What Robots Represent and Why it Matters, with Robert Sparrow

May 17, 2018

Robots are not neutral. People attach social meanings to them. Robert Sparrow discusses the politics of sex and race in the robots that humans create, which is hiding in plain sight but seldom discussed.

ROBERT SPARROW: I'd like to begin by thanking the Uehiro Foundation, Oxford University, and the Carnegie Council for the opportunity to present to you today.

What I want to present today is material that builds on some of my published work, as well as on some unpublished work that I have been completing recently.

In the last six to twelve months, I've been working on a paper on the race politics of robots. I've been doing some co-authored work with colleagues in robotics at the University of Canterbury and Bielefield looking at people's responses to robots, in particular when it comes to the attribution of race to robots. And I've done some work on sex robots, looking at the gender politics of robots. This presentation will draw on and extend these papers. In the background here, there is a question of what's at stake when we talk about political futures, which I explored in some work on nanotechnology some time ago.

I'm hoping my presentation actually follows quite nicely from the preceding one. Had I seen the content of that before preparing my slides, I could have saved you having to look at a few of my slides.

It is traditional to begin a presentation about the ethics of robotics with a definition of robots. We have heard a couple of definitions of robots already, most of which have focused on their mechanism. Usually the way people define robots—as Bill Casebeer did here—is as programmable machines with actuators. I want, instead, to emphasize the extent to which robots are what I call "machines with meaning." I mean this in three different senses.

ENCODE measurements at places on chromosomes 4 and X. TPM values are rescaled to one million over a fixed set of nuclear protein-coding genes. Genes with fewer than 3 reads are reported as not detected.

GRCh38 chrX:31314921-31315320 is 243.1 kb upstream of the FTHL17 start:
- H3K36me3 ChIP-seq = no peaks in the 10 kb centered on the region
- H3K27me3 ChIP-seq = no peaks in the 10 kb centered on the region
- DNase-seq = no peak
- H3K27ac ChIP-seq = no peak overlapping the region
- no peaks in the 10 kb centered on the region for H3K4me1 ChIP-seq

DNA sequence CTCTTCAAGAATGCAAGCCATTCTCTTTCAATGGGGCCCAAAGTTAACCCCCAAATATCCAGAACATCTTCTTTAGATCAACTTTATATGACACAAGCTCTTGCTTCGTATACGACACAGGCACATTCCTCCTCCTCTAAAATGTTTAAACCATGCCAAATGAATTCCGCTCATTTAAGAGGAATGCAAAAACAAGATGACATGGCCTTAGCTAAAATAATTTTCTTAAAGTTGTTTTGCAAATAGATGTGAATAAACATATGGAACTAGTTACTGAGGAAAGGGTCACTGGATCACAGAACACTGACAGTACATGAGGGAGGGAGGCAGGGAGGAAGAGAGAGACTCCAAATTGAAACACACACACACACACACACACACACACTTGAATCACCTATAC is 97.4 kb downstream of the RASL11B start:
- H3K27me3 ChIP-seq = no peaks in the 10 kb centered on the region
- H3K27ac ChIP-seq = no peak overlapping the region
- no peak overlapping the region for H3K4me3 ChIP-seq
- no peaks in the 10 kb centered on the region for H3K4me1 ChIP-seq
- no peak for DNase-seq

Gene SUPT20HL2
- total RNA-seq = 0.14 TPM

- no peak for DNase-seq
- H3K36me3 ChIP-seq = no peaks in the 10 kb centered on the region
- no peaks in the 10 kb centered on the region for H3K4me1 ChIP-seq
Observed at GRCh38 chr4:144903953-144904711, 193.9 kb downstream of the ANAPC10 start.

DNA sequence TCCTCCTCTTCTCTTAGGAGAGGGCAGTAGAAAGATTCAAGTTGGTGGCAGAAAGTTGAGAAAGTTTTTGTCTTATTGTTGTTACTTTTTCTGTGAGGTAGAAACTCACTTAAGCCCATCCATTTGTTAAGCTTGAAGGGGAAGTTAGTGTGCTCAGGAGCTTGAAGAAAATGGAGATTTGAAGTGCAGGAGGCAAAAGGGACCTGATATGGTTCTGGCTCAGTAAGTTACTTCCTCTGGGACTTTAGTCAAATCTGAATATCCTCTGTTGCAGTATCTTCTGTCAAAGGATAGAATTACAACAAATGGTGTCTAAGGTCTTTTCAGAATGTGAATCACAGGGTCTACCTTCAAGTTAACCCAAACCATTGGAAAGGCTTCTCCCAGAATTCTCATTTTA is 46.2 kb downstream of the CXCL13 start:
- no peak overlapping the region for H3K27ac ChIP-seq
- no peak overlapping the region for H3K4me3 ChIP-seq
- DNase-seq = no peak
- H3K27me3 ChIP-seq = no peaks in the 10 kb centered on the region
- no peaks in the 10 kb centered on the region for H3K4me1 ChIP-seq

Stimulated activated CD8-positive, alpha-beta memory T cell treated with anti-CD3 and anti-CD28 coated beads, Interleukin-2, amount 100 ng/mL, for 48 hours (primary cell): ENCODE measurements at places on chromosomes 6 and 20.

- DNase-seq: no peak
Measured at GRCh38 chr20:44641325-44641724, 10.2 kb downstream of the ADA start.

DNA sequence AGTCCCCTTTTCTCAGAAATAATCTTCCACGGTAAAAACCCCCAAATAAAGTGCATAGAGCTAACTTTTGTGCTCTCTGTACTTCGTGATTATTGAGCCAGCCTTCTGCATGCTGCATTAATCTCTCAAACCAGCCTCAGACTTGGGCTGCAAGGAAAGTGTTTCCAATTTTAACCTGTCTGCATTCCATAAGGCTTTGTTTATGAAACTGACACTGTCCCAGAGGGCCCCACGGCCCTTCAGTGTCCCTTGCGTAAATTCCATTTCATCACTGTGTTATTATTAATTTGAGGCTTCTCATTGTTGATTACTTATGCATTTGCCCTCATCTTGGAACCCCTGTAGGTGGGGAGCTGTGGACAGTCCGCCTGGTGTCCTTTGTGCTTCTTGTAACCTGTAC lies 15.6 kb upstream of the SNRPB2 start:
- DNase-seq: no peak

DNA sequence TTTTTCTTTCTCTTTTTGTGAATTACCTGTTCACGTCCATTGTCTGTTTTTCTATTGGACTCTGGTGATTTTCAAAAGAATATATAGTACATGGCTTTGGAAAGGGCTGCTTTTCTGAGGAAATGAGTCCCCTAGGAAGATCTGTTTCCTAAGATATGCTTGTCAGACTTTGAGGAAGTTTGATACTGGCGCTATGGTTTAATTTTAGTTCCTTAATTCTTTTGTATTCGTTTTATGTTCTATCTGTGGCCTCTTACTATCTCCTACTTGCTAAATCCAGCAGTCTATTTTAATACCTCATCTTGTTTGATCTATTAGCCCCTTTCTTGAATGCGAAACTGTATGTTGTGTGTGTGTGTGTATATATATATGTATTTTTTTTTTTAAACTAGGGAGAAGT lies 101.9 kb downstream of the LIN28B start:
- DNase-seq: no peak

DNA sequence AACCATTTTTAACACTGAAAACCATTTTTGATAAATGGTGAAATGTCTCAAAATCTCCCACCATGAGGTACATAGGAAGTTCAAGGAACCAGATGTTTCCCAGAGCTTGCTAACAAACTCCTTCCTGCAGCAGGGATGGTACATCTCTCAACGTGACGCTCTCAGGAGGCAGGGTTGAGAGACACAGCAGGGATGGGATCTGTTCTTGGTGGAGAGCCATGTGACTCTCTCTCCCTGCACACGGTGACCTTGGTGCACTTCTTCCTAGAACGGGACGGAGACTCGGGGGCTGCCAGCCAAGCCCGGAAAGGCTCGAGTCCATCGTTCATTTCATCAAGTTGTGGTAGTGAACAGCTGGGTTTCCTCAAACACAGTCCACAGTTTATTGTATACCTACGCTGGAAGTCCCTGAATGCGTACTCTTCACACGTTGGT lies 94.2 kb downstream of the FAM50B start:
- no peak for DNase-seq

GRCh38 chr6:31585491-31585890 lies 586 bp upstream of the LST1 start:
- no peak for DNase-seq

First—and I think most of us already know this in our hearts—I mean that the popular enthusiasm for robots, and indeed a lot of the discussion of robots even by philosophers and engineers, is really about what it means to be human.

As machines, robots tend to be a little bit underwhelming, and when they work, we tend not to notice them. So if you think of your ATM or your dishwasher as a robot—which they are—it's actually hard to get too excited about robots. What people do get worked up about is this idea of a mechanical person or an artificial person, and the reason why they get worked up about it is because they're wondering what it is that makes us human.

I think this is never clearer than when people start talking about Three Laws of Robotics, which were set out in stories written before there were any robots, as though they were a serious proposal for developing an ethical framework. In fact, it is very clear they were a structure for generating drama. The "laws" of robotics allowed Asimov to tell some cool stories, which asked his readers to think about their ethics. Yet people still keep referring to Asimov's laws as though they can tell us something about robots instead of something about human beings, who like to write and to hear such stories.